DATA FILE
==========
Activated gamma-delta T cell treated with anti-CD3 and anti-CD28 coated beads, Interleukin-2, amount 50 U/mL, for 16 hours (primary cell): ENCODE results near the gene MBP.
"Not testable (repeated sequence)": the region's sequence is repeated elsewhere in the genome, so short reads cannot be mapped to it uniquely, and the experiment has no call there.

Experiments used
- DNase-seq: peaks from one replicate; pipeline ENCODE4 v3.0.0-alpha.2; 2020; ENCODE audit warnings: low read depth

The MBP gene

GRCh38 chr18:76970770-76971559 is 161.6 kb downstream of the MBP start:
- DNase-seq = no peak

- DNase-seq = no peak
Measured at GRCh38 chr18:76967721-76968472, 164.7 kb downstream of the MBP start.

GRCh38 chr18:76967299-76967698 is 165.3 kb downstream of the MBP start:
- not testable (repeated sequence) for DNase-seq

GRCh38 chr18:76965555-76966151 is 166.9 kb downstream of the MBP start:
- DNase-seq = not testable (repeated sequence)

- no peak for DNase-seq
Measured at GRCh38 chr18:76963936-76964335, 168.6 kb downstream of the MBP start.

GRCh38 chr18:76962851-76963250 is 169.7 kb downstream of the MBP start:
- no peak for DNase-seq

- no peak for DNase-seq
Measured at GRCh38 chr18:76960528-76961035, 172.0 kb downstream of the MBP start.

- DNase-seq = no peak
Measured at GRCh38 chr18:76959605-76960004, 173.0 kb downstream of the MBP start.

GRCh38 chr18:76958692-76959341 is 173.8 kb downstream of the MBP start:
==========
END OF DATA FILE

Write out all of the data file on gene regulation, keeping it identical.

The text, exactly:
Activated gamma-delta T cell treated with anti-CD3 and anti-CD28 coated beads, Interleukin-2, amount 50 U/mL, for 16 hours (primary cell): ENCODE results near the gene MBP.
"Not testable (repeated sequence)": the region's sequence is repeated elsewhere in the genome, so short reads cannot be mapped to it uniquely, and the experiment has no call there.

Experiments used
- DNase-seq: peaks from one replicate; pipeline ENCODE4 v3.0.0-alpha.2; 2020; ENCODE audit warnings: low read depth

The MBP gene

GRCh38 chr18:76970770-76971559 is 161.6 kb downstream of the MBP start:
- DNase-seq = no peak

- DNase-seq = no peak
Measured at GRCh38 chr18:76967721-76968472, 164.7 kb downstream of the MBP start.

GRCh38 chr18:76967299-76967698 is 165.3 kb downstream of the MBP start:
- not testable (repeated sequence) for DNase-seq

GRCh38 chr18:76965555-76966151 is 166.9 kb downstream of the MBP start:
- DNase-seq = not testable (repeated sequence)

- no peak for DNase-seq
Measured at GRCh38 chr18:76963936-76964335, 168.6 kb downstream of the MBP start.

GRCh38 chr18:76962851-76963250 is 169.7 kb downstream of the MBP start:
- no peak for DNase-seq

- no peak for DNase-seq
Measured at GRCh38 chr18:76960528-76961035, 172.0 kb downstream of the MBP start.

- DNase-seq = no peak
Measured at GRCh38 chr18:76959605-76960004, 173.0 kb downstream of the MBP start.

GRCh38 chr18:76958692-76959341 is 173.8 kb downstream of the MBP start: